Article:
Sunday, November 28, 2010

Q: Can I get a Witness? A: Yes. I would be delighted.

In the spirit of my friend Megan Highfill's blog 10 Churches,, in which Megan writes about different churches that she visits each week, I am devoting this post to a group of religious folks about whom I knew little before coming to Puerto Cabezas: the Jehovah's Witnesses, or Testigos de Jehova (which gives rise to the most offensive moniker "Testiculos de Jehova," employed by some of Bilwi's more vulgar constituents).

Today, I attended part of a two-day conference, one of many being held around the world by various gatherings of Jehovah's Witnesses, which featured various speakers and a "full-costumed drama"(!). Michael invited me to come along, since his family are Jehovah's Witnesses and had asked him to attend. I was ready to shake up my weekly religious regimen, so I accepted.

First of all, I will put forth several terms as I understand them to differ from those used by other Christian sects:

1) The meeting-place is the Kingdom Hall (Salon del Reino in Spanish, Asla Aidrubanka Watla [something like "House of the Mission Done Together"] in Miskito), not the church.
2) The body of believers is referred to as an "organization," rather than a denomination or church.
3) Like the Society of Friends, they call their regular gatherings "meetings," rather than worship or Mass.
4) Like the Church of Jesus Christ of Latter-Day Saints, their leaders are called elders.

What strikes me the most about Jehovah's Witness meetings is how cerebral they are. It feels more like a religion class than a worship service. There is very little prayer. Rather, if you want to seek the presence of God, if you have any question, you are exhorted to read the Bible. In the part of the conference I attended, a series of speakers came to the microphone, each expounding upon a different quality of God: empathetic, forgiving, generous, impartial, loyal. They drew from various parts of the Bible, citing exactly one verse in each example, in effect constructing scripture by stringing verses together. I tend to be open-minded when it comes to strategies for interpreting sacred text, but I find this sort of sound-bite exegesis jarring and somewhat irritating. It works well, however, for creating the cogent, accessible theological treatises that are the hallmark of the Jehovah's Witnesses. They work very hard to provide understandable and relevant guidance for believers in all aspects of life, an effort I very much admire. In doing so, they provide both the questions and the answers: no muss, no fuss. No existential angst. Every speech was followed by a sort of conversation-testimony in which an elder asked another member of the church how they had overcome some life challenge through their faith. The exchanges were so succinct and rehearsed, with no show of emotion or struggle. I was unsure if these were the actual life stories of the people involved or if they were doing a dramatization.

If I had to sum up the Jehovah's Witnesses in one phrase, it would be "quality control." They pump out a truly impressive array of materials in hundreds of languages on every possible subject. The missionaries they send to Puerto are already conversant in Miskito, which makes me a tad envious. This raises their esteem in the community. Their meetings feature a discussion based on articles in the Watchtower ("Atalaya" in Spanish). The intent of every presentation is overtly didactic, and they take pains to make it as easy to understand as possible, flatly rejecting any ambiguity or complication that might muddy up their message. The "fully costumed drama" was actually a pantomime to an hour-long Spanish-language audiotape furnished by Jehovah's Witnesses central. I laughed at first, but soon came to appreciate how much easier it was to follow the well-annunciated and well-broadcast dialogue than the audio nightmare that is the typical church drama. Leave it to the Jehovah's Witnesses to have the audacity to shun the mediocrity of the traditional church pageant (perhaps there's something to the "testicles of Jehovah" thing).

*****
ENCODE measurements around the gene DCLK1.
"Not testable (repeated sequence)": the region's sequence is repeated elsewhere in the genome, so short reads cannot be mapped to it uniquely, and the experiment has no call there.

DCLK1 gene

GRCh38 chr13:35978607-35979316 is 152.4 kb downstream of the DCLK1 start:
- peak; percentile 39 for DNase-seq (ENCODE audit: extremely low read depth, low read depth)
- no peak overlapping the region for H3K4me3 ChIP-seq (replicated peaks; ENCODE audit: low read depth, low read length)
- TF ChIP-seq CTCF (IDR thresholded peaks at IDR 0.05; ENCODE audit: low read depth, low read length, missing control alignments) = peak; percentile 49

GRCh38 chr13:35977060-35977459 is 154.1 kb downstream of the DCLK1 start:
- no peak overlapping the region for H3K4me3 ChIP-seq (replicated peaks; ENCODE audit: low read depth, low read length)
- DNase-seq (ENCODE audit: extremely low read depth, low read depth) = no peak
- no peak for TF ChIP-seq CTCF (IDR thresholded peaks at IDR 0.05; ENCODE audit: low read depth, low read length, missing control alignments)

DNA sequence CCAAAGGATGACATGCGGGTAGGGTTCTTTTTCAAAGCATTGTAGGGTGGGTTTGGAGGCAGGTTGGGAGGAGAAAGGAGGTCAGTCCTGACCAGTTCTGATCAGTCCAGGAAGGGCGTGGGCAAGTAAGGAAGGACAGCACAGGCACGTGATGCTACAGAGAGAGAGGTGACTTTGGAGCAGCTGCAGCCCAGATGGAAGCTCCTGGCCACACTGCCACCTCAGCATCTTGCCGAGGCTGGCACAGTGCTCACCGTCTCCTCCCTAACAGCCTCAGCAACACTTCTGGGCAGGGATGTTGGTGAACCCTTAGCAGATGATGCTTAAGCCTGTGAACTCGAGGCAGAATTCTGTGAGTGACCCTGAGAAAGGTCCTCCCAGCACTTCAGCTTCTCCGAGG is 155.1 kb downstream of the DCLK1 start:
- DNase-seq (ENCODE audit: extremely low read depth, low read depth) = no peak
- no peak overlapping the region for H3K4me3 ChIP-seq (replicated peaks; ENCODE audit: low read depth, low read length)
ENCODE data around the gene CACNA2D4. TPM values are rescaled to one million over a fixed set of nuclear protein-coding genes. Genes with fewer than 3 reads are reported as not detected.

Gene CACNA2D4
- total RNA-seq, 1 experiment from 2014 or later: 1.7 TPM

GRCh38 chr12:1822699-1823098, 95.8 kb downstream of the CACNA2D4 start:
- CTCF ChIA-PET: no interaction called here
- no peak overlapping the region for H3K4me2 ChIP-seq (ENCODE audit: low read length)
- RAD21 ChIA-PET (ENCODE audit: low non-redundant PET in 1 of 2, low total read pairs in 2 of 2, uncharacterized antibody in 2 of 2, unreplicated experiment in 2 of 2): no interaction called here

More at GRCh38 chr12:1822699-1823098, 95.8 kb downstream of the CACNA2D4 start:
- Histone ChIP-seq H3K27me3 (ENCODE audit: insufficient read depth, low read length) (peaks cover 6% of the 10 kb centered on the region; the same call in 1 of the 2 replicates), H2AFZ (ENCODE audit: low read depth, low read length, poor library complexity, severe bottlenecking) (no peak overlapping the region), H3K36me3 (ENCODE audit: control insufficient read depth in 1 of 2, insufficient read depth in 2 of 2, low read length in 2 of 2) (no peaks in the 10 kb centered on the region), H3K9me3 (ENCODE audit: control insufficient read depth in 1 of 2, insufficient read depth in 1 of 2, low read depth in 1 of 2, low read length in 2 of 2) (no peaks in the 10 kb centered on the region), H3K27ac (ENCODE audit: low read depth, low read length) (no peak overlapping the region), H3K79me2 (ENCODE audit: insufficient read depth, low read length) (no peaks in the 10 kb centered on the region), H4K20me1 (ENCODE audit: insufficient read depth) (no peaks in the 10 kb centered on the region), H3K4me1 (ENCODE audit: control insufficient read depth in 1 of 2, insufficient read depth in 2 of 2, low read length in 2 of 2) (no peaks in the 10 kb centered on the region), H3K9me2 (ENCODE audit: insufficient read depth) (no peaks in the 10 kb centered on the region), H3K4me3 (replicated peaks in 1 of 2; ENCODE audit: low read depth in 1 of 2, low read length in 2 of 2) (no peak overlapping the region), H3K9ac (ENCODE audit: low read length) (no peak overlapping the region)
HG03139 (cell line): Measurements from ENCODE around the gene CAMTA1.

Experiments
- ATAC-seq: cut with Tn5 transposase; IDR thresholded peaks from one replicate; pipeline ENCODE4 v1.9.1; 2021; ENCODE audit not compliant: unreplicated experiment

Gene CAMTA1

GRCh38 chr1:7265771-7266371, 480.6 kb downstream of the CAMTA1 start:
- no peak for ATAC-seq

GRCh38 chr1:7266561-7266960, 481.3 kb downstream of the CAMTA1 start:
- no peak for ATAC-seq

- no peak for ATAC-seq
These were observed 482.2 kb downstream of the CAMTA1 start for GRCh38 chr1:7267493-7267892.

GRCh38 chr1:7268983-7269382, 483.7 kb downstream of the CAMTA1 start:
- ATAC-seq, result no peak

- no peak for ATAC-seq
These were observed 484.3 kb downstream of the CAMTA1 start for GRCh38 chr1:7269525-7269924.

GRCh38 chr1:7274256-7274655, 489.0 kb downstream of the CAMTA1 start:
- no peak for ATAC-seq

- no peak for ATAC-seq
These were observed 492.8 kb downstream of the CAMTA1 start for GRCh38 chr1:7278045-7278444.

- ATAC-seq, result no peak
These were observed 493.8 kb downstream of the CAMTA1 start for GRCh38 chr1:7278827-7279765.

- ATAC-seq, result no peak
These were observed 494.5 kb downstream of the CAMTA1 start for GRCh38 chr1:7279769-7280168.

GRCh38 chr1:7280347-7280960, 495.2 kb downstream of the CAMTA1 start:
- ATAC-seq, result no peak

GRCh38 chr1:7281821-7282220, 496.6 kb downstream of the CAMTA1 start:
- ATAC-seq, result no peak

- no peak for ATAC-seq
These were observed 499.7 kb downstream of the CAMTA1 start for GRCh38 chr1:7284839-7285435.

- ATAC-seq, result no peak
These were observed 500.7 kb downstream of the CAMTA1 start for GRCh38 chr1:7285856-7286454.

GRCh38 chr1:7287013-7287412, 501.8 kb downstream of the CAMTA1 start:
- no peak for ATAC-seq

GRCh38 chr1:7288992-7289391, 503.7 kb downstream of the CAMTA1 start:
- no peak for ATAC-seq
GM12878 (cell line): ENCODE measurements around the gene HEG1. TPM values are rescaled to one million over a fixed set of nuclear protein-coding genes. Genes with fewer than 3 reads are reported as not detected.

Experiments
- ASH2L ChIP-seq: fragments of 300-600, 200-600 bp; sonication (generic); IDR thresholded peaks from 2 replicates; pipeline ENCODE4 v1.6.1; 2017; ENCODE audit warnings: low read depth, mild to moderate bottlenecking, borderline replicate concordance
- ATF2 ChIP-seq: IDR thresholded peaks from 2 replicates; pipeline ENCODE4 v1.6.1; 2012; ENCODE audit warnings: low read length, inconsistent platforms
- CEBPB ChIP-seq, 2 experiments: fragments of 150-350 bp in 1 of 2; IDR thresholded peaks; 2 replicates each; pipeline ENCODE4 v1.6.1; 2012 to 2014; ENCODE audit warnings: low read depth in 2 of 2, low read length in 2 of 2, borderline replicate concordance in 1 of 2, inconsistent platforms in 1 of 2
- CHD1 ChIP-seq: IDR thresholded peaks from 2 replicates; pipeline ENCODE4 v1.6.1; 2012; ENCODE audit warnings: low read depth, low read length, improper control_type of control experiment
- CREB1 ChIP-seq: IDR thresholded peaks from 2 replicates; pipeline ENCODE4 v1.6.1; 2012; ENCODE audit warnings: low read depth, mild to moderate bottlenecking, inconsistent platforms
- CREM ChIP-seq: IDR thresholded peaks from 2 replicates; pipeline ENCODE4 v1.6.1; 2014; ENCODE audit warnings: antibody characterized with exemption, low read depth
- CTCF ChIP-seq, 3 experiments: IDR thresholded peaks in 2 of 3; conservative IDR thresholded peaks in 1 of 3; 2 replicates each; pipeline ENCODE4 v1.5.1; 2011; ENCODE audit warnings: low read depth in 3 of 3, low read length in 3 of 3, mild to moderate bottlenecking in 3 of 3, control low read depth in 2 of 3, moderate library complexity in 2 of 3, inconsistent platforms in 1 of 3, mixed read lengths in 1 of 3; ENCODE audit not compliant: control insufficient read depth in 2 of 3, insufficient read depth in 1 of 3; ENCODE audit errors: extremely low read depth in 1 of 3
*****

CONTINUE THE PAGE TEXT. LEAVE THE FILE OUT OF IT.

The message of the drama was that we walk by faith and not by sight, and if we trust God and obey God's commands, good things will come to us, and if we don't, we will be killed by the incoming Roman army. It was quite uplifting, actually, except for the part with the Roman army. It reminded me of coming to Nicaragua and how it's both super uncomfortable and challenging but also makes me feel able to follow Christ in ways I had never experienced before, and that is truly joyful.

Coming from the American Christian scene, without realizing it I had come to believe that I should either agree with theology or be offended by it. My experience with the Jehovah's Witnesses gave me the delightful gift of utter bafflement. For example, they believe that communion, originally only offered to the apostles, is reserved for highest members in the order who are part of the 144,000 believers who will go to heaven to reign with God, while ordinary believers will live in the new earth under God's reign. This is an entirely different way of viewing communion that I certainly don't agree with, but it is so far away from anything I had previously considered that it can't help but provoke thought. Though I was a little irate when the whole message on the importance of generosity was about giving to the worldwide mission of the Jehovah's Witnesses despite the economic crisis.